Aside from the general points of "nothing ever says that everyone in AM is white", and "it's frequently implied that many people in AM are not white", and "it's clearly a fantasy version of London, which is famously multicultural", there are also repeated mentions of people we can assume are not white, from quite early in the series.

For instance, all AMers remember the fate* of the Agataean (i.e. Chinese) Mr Hong, when he opened his Three Jolly Luck Takeaway Fish Bar on the site of the former temple on Dagon Street, on the the night of the lunar eclipse on a full moon on the winter solstice.



Ironically, there's probably only one character in this I would think actually needs to be a given race, and that's Angua as a snow-blonde Aryan - because her family are not just stereotypically Germanic but actually almost literally Nazis obsessed with producing 'pure blood' pedigrees. Ironic because in this adaptation she's being played by a Maltese woman. Which is a tiny point, but doesn't fill me with confidence in terms of faithfulness to the books, but also makes me think they won't be adapting The Fifth Elephant, which is understandable (not being set in AM) but disappointing.



*"crack-crack-gristle-AAAARGH!", according to Ridcully.


-----

And yes, batwoman-Sybil seems like a terrible idea. Adding a lithe young kickass vigilante heroine to a story may be feminist and woman-empowering... but removing a competent, intelligent, sympathetic, "well-built", forceful, passionate and effective middle-age woman in exchange is the OPPOSITE of feminist and woman-empowering.

NB, nobody seems to know Rossi's age, but she's only been acting for eight years, so, combined with her appearance, I'm guessing she's considerably younger than Dormer's 49 years. And in the books my impression is that Sybil is if anything older than Vimes, or at least of a similar age.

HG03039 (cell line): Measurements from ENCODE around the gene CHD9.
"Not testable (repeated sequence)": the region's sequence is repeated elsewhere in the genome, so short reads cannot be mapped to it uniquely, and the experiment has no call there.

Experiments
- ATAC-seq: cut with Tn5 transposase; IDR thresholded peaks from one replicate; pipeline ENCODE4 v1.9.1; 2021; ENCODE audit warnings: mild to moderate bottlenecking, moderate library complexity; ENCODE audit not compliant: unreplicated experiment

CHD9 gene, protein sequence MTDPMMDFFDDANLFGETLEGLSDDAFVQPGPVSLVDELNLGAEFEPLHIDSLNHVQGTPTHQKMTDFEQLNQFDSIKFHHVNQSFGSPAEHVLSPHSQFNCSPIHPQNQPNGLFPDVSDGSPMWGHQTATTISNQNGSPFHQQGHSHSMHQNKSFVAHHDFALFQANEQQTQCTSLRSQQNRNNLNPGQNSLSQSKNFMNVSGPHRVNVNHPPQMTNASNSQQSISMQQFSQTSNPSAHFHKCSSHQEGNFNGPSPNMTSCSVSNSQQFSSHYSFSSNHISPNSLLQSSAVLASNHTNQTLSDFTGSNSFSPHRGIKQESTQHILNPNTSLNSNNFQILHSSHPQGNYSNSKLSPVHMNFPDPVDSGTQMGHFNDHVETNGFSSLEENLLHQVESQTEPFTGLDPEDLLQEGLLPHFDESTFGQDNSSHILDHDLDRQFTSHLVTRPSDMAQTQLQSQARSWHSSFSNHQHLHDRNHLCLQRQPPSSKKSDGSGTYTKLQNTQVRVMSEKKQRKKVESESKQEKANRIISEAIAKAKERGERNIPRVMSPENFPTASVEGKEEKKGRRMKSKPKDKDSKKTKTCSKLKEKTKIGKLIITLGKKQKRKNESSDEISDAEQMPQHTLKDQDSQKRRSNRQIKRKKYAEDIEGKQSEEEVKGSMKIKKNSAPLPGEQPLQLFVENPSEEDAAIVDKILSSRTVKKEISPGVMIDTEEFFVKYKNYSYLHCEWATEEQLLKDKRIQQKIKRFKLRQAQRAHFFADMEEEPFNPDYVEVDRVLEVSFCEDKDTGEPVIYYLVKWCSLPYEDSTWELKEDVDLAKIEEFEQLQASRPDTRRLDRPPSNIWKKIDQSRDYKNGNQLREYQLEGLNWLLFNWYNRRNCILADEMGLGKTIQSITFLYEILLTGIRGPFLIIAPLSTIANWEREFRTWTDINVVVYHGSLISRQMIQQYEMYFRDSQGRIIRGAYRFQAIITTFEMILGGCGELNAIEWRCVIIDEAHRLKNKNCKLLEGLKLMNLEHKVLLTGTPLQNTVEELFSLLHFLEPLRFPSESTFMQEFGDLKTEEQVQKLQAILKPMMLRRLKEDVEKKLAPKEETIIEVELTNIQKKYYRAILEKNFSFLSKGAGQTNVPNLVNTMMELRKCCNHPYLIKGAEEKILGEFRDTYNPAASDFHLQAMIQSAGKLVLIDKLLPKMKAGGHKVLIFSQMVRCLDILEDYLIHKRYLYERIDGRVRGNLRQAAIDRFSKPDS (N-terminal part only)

Anyway, I have such trepidation for this series. It just seems so unlikely that it'll be anywhere close to doing justice to the books (to be fair, I thought that before there was any casting or plot information known). And whereas series like ASOIAF or LOTR can easily be totally unlike the books and still great, the greatness of the City Watch novels is SO based on Pratchett's genius that it's hard to see how the series could work. If you take Pratchett's prose and plots out of those novels, and modify the characters, what you're left with is to be honest pretty (intentionally) cliché and not that interesting. You get "the world", sure, but the world was never the strong point - Ankh Morpork is just London with fantasy trimmings.

On the other hand, I guess I'm going to have to watch it just in case I'm wrong...

Adam Whitehead said...

Sybil is certainly in her early to mid forties when she has her and Vimes' baby, as it was a surprise and there were age-related complications.

According to Pratchett's unofficial timeline, Night Watch takes place c. 2002 in the Ankh-Morpork Calendar and Guards! Guards! took place in 1989 (with a few exceptions - like Small Gods - the books take place in the year of publication, transplanted to Ankh-Morpork's calendar). There's some wriggle room there though, as the City Watch books generally feel a bit closer together than their publication dates would suggest. If Sybil was in her mid-forties in 2002, she'd have been in her late twenties or early thirties when they met in G!G! and that doesn't feel right either.

Wastrel said...

Unfortunately, Pratchett's timelines generally don't make much sense! Either in the given details, or in the general 'feel' - some places and people seems to age much faster than others.

A lot of the Watch novels can be fairly precisely located with regards to one another, and I think your assumptions are a bit off, even if they are what Pratchett said.

In the opening pages of Feet of Clay (1996), it's repeatedly made clear that just under two years have passed since the events of Guards Guards (1989).